Pet peeves, apostrophes, and plural family names

What's the difference between plural and possessive? When is it correct to use apostrophes when writing last names?

Pet Peeves

Do you have a pet peeve?

You know, those annoying little things that don’t seem to irritate anyone else, but drive you positively insane?

I actually found a site——that lists 500 pet peeves, including:

  1. People who whistle when they are happy.
  2. Greeting cards that throw sparkles, sequins or confetti on the hapless recipient.
  3. People [who] don’t use coasters.
  4. Keeping your Christmas lights up until February.
  5. People who dress their pets.
  6. Leaving the toilet seat up.
  7. Cracking your knuckles.
  8. Road maps that aren’t folded correctly.
  9. People who talk on their cell phone at the movies.
  10. Things sticking out of drawers.

I admit that the items on this short list draw different reactions from me. I think it’s silly to dress a pet, for example, but I wouldn’t call it a pet peeve. I can take or leave an incorrectly folded map. And I don’t mind happy whistling at all!

No, for something to qualify as a pet peeve, it has to drive me absolutely batty. Nuts. Fingernails-on-a-chalkboard crazy.

I have several—as do you (admit it). But let me introduce you to just one of them: the misplaced apostrophe.

The apostrophe has two uses: contraction and possession. Unfortunately, people are so totally confused that they’re always sticking random apostrophes where punctuation marks should fear to tread:

  1. In simple plurals, such as “No pet’s allowed” (should be “No pets allowed”)
  2. In family names when referring to the family as one unit, such as “The Wilson’s live there” (should be “The Wilsons live there”)

Do You Know the Johnson’s Johnsons?

One of these days I’ll write up a lesson on plurals vs. possessives. Today, let’s focus on family names.

Watch out when using apostrophes with last names! Grammar guides can differ on how to use apostrophes, but if you follow these rules, you’ll get it right.

One Person’s Last Name

To show possession of one person, add -’s.

Sarah Smith: Mitts is Sarah Smith’s dog.
Jared Jones: Heinz is Jared Jones’s dog.
Reid Roberts: Arrow is Reid Roberts’s dog.

Last names that end in -s can be tricky!

Right: Arrow is Reid Roberts’s dog.
Wrong: Arrow is Reid Robert’s dog.

Don’t use an apostrophe when you mean to make a plural.

Right: The Smiths also want a gerbil.
Wrong: The Smith’s also want a gerbil.

The Whole Family’s Last Name

To show possession of a whole family: First, add -es or -s to write the family’s last name in plural form. Then, add an apostrophe at the end to show possession.

Right: Pip belongs to the Joneses. Pip is the Joneses cat.
Wrong: Pip belongs to the Joneses. Pip is the Jones’s cat.

Right: Jet belongs to the Smiths. Jet is the Smiths cat.
Wrong: Jet belongs to the Smiths. Jet is the Smiths’s cat.


Single person: Mike Miller
Whole family: The Millers
Family’s Possessive: The Millers’ hamster

Single person: Hubert Sing
Whole family: The Sings
Family’s Possessive: The Sings’ parakeet

Single person: Gladys Sanchez
Whole family: The Sanchezes
Family’s Possessive: The Sanchezes llama

Single person: Mrs. Sanders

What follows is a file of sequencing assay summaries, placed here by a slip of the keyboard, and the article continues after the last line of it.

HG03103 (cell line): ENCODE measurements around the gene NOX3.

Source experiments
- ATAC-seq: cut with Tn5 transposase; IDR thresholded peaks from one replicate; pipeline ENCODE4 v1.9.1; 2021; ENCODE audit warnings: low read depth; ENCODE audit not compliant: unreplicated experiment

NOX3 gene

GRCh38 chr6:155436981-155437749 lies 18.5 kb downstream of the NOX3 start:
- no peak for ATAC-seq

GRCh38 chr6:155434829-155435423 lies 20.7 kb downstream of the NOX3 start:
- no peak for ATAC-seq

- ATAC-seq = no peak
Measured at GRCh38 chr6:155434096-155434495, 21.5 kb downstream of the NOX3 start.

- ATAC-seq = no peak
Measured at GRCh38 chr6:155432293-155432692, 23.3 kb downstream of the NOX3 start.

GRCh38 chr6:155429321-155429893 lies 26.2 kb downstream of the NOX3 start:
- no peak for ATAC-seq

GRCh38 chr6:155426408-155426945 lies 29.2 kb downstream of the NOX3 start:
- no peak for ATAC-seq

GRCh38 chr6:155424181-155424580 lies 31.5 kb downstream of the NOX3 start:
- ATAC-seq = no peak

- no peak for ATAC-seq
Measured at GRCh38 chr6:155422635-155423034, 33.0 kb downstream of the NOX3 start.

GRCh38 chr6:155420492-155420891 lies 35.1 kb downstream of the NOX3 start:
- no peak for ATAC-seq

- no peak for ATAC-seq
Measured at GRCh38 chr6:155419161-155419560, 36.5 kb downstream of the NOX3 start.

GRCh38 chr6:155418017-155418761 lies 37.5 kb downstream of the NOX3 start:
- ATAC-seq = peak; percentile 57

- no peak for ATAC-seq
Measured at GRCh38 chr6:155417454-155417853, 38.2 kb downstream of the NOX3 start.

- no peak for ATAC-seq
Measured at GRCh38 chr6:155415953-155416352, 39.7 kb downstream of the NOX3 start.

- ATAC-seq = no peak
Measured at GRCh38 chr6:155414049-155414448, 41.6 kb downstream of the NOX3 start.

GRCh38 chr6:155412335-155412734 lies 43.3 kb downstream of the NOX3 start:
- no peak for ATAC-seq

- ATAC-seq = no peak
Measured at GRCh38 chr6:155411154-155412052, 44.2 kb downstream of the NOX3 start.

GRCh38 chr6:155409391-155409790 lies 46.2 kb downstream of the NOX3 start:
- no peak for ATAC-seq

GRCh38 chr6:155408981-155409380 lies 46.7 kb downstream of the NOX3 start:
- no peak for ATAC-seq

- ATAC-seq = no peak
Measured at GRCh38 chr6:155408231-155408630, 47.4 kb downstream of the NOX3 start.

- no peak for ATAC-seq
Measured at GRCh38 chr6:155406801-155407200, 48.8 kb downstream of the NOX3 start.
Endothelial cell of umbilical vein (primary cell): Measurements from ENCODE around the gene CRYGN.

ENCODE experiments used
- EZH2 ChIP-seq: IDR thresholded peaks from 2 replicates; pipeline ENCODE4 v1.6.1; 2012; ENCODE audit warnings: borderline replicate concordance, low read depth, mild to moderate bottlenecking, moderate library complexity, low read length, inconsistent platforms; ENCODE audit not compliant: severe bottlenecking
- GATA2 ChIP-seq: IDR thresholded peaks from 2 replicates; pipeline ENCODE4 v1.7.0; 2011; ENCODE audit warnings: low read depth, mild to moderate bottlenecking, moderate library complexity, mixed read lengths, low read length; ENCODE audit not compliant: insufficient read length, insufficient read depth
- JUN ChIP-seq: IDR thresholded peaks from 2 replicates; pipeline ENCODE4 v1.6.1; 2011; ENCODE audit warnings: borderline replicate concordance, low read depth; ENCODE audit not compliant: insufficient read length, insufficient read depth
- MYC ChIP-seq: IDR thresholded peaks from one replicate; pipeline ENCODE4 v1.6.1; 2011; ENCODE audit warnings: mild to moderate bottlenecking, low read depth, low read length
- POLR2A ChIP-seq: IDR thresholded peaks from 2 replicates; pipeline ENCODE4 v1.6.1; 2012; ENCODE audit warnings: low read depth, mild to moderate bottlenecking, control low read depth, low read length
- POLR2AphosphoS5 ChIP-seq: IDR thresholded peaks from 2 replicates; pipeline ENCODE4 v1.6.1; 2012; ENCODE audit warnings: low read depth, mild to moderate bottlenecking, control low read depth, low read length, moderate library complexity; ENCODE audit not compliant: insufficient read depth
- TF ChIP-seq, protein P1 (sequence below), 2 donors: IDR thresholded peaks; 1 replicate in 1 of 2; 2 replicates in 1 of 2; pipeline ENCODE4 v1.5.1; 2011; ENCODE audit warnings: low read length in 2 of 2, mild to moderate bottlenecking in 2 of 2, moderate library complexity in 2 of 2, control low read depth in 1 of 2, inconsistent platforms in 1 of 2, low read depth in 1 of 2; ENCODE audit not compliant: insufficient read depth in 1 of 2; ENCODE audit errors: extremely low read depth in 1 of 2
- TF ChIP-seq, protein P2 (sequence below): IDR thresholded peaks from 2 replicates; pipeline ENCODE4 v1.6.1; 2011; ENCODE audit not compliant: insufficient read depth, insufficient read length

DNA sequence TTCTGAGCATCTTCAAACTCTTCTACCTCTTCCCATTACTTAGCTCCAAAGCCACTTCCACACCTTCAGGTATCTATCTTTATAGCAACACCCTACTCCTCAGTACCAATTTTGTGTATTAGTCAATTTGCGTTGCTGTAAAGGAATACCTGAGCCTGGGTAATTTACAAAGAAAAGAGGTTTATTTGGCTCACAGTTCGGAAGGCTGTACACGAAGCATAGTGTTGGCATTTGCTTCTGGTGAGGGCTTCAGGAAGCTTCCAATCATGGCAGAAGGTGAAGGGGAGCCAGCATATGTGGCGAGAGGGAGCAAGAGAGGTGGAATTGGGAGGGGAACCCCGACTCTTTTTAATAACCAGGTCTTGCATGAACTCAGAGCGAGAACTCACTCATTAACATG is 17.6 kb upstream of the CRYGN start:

Whole family: The Sanderses
Family’s Possessive: The Sanderses’ goat

Put it into Practice: Want to give yourself (or your kids) some practice forming plural and possessive last names? Just pull out the phone directory, open to a random page, and give it a whirl! The more they practice forming plurals and possessives, the more natural it will become for them to do so correctly.

Your Turn

What’s your pet peeve (grammar or otherwise)? Share it in the comments!

Creative Commons photo: Matteo Parrini. Used by permission of photographer.

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  • Posted April 5, 2012

    Andy Lutz

    One of my grammar pet peeves was heard on the radio this morning on my way to work. The traffic congestion following a very serious accident was referred to as a fatal investigation. I didn’t know that investigations could be that dangerous.

  • Posted April 5, 2012


    My big grammar pet peeve is people who can’t seem to correctly use then and than. They mean two different things and are not interchangeable!!

  • Posted April 5, 2012


    Andy: Funny!

    Chrissey: So true. I’m also grieved by misuse of its/it’s, your/you’re, and their/there/they’re.

  • Posted April 6, 2012


    People (and there seem to be a lot of them on Facebook) who confuse “lose” and “loose” – drives me batty!

    • Posted April 6, 2012


      “Lose” and “loose” — that’s another good one!

  • Posted September 7, 2012


    If I hear one more person say “lay down” instead of “lie down,” well, I’ll just have to bite my tongue. Over the decades, somehow people have just stopped saying “lie.” You LAY carpet or bricks, you don’t “lay” down. Unless, of course, you’ve got some duck feathers that you’re setting down somewhere. “Lay” is also the past tense of “lie”.

    Another one for me is “broke” and “broken.” If something doesn’t work anymore, it’s BROKEN. If it’s “broke,” then I guess it’s out of cash?

    Thanks for letting me vent!

    • Posted September 7, 2012


      And to piggyback on your own peeves, Peggy, I just read that it’s now acceptable to use “alright” instead of “all right.” Really? Say it isn’t so!

  • Posted January 27, 2014


    Recently, I went to school to up grade my accidemic skills. There we covered Concreate nouns and abstract noun, along with common, proper collective, and compound nouns. Rather difficult to learn.

  • Posted January 27, 2014

    Kim Kautzer

    I hear you, Jody. Grammar can be confusing. It takes a lot of practice to master the different skills.

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